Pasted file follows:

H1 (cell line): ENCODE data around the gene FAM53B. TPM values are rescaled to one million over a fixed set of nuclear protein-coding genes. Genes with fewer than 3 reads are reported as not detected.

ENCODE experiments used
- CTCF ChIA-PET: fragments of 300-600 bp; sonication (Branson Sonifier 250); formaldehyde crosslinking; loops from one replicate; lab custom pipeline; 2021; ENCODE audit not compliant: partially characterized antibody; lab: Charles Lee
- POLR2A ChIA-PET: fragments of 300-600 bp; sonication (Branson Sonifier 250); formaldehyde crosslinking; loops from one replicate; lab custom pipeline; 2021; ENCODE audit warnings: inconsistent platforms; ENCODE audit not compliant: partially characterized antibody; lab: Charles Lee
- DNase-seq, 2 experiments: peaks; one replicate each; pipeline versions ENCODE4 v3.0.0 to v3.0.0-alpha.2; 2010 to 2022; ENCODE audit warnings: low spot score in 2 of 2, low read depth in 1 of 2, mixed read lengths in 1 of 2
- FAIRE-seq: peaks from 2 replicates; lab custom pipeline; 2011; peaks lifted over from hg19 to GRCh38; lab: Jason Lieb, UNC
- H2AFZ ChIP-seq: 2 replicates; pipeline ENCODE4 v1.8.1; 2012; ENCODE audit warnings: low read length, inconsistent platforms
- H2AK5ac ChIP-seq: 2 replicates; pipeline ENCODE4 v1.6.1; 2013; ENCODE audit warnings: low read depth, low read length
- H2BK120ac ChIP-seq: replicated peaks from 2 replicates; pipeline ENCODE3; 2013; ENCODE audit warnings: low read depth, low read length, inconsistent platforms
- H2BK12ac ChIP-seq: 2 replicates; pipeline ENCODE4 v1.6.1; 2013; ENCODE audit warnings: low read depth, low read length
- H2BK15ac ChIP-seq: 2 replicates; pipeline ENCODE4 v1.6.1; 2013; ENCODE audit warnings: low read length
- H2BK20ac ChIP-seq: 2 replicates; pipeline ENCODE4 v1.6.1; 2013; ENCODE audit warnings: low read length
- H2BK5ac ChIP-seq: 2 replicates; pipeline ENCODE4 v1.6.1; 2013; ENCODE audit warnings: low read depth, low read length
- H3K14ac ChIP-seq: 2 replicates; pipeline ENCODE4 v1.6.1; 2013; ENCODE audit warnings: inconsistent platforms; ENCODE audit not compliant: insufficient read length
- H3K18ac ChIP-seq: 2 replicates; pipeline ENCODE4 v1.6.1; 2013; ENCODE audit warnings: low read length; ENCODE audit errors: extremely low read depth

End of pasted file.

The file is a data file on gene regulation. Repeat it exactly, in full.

H1 (cell line): ENCODE data around the gene FAM53B. TPM values are rescaled to one million over a fixed set of nuclear protein-coding genes. Genes with fewer than 3 reads are reported as not detected.

ENCODE experiments used
- CTCF ChIA-PET: fragments of 300-600 bp; sonication (Branson Sonifier 250); formaldehyde crosslinking; loops from one replicate; lab custom pipeline; 2021; ENCODE audit not compliant: partially characterized antibody; lab: Charles Lee
- POLR2A ChIA-PET: fragments of 300-600 bp; sonication (Branson Sonifier 250); formaldehyde crosslinking; loops from one replicate; lab custom pipeline; 2021; ENCODE audit warnings: inconsistent platforms; ENCODE audit not compliant: partially characterized antibody; lab: Charles Lee
- DNase-seq, 2 experiments: peaks; one replicate each; pipeline versions ENCODE4 v3.0.0 to v3.0.0-alpha.2; 2010 to 2022; ENCODE audit warnings: low spot score in 2 of 2, low read depth in 1 of 2, mixed read lengths in 1 of 2
- FAIRE-seq: peaks from 2 replicates; lab custom pipeline; 2011; peaks lifted over from hg19 to GRCh38; lab: Jason Lieb, UNC
- H2AFZ ChIP-seq: 2 replicates; pipeline ENCODE4 v1.8.1; 2012; ENCODE audit warnings: low read length, inconsistent platforms
- H2AK5ac ChIP-seq: 2 replicates; pipeline ENCODE4 v1.6.1; 2013; ENCODE audit warnings: low read depth, low read length
- H2BK120ac ChIP-seq: replicated peaks from 2 replicates; pipeline ENCODE3; 2013; ENCODE audit warnings: low read depth, low read length, inconsistent platforms
- H2BK12ac ChIP-seq: 2 replicates; pipeline ENCODE4 v1.6.1; 2013; ENCODE audit warnings: low read depth, low read length
- H2BK15ac ChIP-seq: 2 replicates; pipeline ENCODE4 v1.6.1; 2013; ENCODE audit warnings: low read length
- H2BK20ac ChIP-seq: 2 replicates; pipeline ENCODE4 v1.6.1; 2013; ENCODE audit warnings: low read length
- H2BK5ac ChIP-seq: 2 replicates; pipeline ENCODE4 v1.6.1; 2013; ENCODE audit warnings: low read depth, low read length
- H3K14ac ChIP-seq: 2 replicates; pipeline ENCODE4 v1.6.1; 2013; ENCODE audit warnings: inconsistent platforms; ENCODE audit not compliant: insufficient read length
- H3K18ac ChIP-seq: 2 replicates; pipeline ENCODE4 v1.6.1; 2013; ENCODE audit warnings: low read length; ENCODE audit errors: extremely low read depth